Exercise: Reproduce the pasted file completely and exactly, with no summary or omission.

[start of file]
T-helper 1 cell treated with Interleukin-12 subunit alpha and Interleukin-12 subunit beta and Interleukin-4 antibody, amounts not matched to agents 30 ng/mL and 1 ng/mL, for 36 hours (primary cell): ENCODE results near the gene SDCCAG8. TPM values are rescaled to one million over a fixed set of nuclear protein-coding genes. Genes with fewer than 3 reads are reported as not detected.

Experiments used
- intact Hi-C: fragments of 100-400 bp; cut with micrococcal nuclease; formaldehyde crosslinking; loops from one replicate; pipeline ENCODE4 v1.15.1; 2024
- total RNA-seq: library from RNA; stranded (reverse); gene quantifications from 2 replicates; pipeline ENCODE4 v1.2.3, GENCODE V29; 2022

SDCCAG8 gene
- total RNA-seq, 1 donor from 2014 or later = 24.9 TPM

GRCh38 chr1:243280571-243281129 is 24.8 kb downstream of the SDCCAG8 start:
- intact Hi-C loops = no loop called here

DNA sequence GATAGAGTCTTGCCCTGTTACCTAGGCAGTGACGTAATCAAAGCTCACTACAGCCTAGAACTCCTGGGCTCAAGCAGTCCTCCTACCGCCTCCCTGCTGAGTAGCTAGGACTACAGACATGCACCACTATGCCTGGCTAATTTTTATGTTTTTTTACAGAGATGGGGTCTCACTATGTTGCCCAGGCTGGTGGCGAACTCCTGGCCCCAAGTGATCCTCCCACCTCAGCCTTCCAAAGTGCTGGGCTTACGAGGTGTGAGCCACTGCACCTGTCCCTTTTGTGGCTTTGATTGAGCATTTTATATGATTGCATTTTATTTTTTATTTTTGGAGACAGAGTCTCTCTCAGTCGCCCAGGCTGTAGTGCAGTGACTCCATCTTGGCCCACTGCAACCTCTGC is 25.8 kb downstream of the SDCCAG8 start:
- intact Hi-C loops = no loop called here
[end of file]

T-helper 1 cell treated with Interleukin-12 subunit alpha and Interleukin-12 subunit beta and Interleukin-4 antibody, amounts not matched to agents 30 ng/mL and 1 ng/mL, for 36 hours (primary cell): ENCODE results near the gene SDCCAG8. TPM values are rescaled to one million over a fixed set of nuclear protein-coding genes. Genes with fewer than 3 reads are reported as not detected.

Experiments used
- intact Hi-C: fragments of 100-400 bp; cut with micrococcal nuclease; formaldehyde crosslinking; loops from one replicate; pipeline ENCODE4 v1.15.1; 2024
- total RNA-seq: library from RNA; stranded (reverse); gene quantifications from 2 replicates; pipeline ENCODE4 v1.2.3, GENCODE V29; 2022

SDCCAG8 gene
- total RNA-seq, 1 donor from 2014 or later = 24.9 TPM

GRCh38 chr1:243280571-243281129 is 24.8 kb downstream of the SDCCAG8 start:
- intact Hi-C loops = no loop called here

DNA sequence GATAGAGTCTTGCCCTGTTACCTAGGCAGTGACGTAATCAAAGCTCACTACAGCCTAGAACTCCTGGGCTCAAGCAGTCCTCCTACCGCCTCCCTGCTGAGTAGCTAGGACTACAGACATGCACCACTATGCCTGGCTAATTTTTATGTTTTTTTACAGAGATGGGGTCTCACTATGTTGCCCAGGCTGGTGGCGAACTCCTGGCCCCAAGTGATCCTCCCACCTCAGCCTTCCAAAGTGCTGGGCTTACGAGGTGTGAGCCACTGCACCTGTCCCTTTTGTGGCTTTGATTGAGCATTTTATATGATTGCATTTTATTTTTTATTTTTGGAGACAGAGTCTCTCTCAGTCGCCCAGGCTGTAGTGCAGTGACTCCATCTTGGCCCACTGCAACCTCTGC is 25.8 kb downstream of the SDCCAG8 start:
- intact Hi-C loops = no loop called here